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Being multiplatform

Wednesday 12 August 2009, 18:30

Jennifer Clarke Jennifer Clarke

multiplatform

It used to be so simple when people asked what I do. "I work for the BBC," I would say. "I'm a radio producer, making programmes for Radio 4." Simple.

But since last summer, it's not been quite such a straightforward question to answer. "I'm a senior multiplatform producer." Cue puzzled look. Producer is fairly self-explanatory. It's the multiplatform bit that confuses.

I'm a member of a small team that's part of Radio Current Affairs. We make a number of long-running series and one-off current affairs documentaries, for, er, radio - mainly Radio 4, Radio 5live and the World Service, but also occasionally for Radio 3, the Asian Network and 1Xtra. (When we're not fending off fox attacks of course).

Our programmes include many Radio 4 stalwarts like Money Box, File on 4, From our Own Correspondent and In Business, along with younger series like More or Less, The Bottom Line and 5live's Donal MacIntyre. Plus lots of specials such as the recent Reith Lectures, the current three-part series on the history of MI6 A Century in the Shadows, and the forthcoming four-part series Robert Peston and the Moneymakers.

Our output is incredibly rich and diverse. And the multiplatform team's job is to make the most of it, and find new outlets for our journalism across the rest of the BBC.

This could involve anything from making a shorter version of a documentary for The World Tonight, or Woman's Hour, setting up an interview with one of our reporters on Today or 5live Breakfast, or liaising with colleagues on the Asian Network, the World Service or Radio 1's Newsbeat to enable them to produce their own pieces from our content.

Despite being a radio department, we also increasingly generate material for television as well. Our reporters regularly pop up on the News Channel to talk about our stories, often accompanied by clips which we have filmed as well as recorded for radio - as was the case for this interview which Simon Cox did with Dignitas founder Ludwig Minelli for The Report

We've also made short television 'packages' for BBC Breakfast - such as this investigation into the controversial Yes Loans company.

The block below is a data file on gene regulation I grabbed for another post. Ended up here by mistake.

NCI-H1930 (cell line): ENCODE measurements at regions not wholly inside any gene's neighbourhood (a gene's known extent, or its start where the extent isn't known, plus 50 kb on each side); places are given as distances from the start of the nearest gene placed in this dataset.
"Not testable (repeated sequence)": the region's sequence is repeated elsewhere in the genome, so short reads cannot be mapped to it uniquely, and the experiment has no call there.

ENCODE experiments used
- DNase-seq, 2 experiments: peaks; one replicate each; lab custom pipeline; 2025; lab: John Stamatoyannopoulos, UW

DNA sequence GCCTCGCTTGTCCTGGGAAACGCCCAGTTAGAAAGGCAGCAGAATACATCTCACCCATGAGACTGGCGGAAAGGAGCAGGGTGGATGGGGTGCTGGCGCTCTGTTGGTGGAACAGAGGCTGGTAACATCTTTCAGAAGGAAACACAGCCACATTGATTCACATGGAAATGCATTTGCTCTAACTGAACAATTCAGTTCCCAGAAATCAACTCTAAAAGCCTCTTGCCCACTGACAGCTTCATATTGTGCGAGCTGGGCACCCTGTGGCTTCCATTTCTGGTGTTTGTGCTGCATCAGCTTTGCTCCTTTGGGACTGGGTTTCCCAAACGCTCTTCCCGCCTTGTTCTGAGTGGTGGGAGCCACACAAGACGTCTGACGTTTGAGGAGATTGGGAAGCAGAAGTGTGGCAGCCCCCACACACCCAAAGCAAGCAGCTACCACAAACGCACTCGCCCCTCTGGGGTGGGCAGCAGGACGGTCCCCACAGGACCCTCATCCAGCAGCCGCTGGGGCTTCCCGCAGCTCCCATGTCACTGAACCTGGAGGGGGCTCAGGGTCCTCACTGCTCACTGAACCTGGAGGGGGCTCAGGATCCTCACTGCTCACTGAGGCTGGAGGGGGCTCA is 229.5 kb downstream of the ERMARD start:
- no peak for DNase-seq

It was filmed and edited by my fellow multiplatformer Ruth Alexander, at the same time as the reporter Samantha Washington made a radio 'package' for Money Box and a separate item for Radio 5live's Donal MacIntyre programme, also part of our department. Another shorter version ran in radio and television news bulletins.

Why? The answer is simple. It enables us to get much more bang for our - or rather, your - buck.

And that's before we've talked about the web, which is another crucial platform. As is often the case, the Yes Loans story, was also written up for the BBC news website.

It has almost ten million unique readers in an average week, and so is a supremely important target for our programme material.

We therefore spend a lot of time liaising with our colleagues in the different sections of the news website - especially The Magazine - to try and tempt them to commission articles from our reporters and producers.

We don't just turn our content into written features either. We also make picture galleries - such as this one from a Crossing Continents programme about life in a Mumbai slum.

Our programmes have also generated fantastic audio slideshows, such as this one - inspired by a Radio 3 documentary about Yiddish's struggle for survival.

More slideshows accompanied our 90-part (yes, 90) series for Radio 4 America, Empire of Liberty - all still available online (David Reynolds wrote about the series for the blog).

And that's not to mention the time we spend making sure all our programmes are present and correct across the BBC's digital landscape, be that on the Radio 4, 5Live or World Service websites, or the iPlayer or in the podcast directory. And not forgetting our work with sites beyond the BBC, such as Twitter, which I've already discussed here.

The common thread which runs throughout all this work is that, er, it involves a great deal of extra work. Many of our programmes are made by one producer and one presenter - often the same person wears both of those hats. Asking them to wear an additional multiplatform hat is tricky.

Getting our content onto other platforms is not a copy-and-paste kind of operation. In every case the journalism has to be re-imagined for a different medium and/or a different audience.

Although we always hope to bring people back to the original programme, each separate audience has to be satisfied by the version of the story which they receive - wherever and however they get it.

Our job is to make that process as efficient as possible. To help achieve this, I've spent much of the last year on an extended training boot camp, learning to shoot and edit video, make pieces for television, produce content for the web and more.

Along the way, I've had to get to grips with a frankly bewildering range of different (and often mutually incompatible) systems: from CPS and IPS to APS and PIT, from Jupiter and Q-cut to Premiere and VCS, and not forgetting Top Cat and (of course) Top Cat 2. And no, I didn't make any of those up.

It's been a demanding twelve months, but also exhilarating. So - multiplatform producer. Not a great job title, but definitely a great job.

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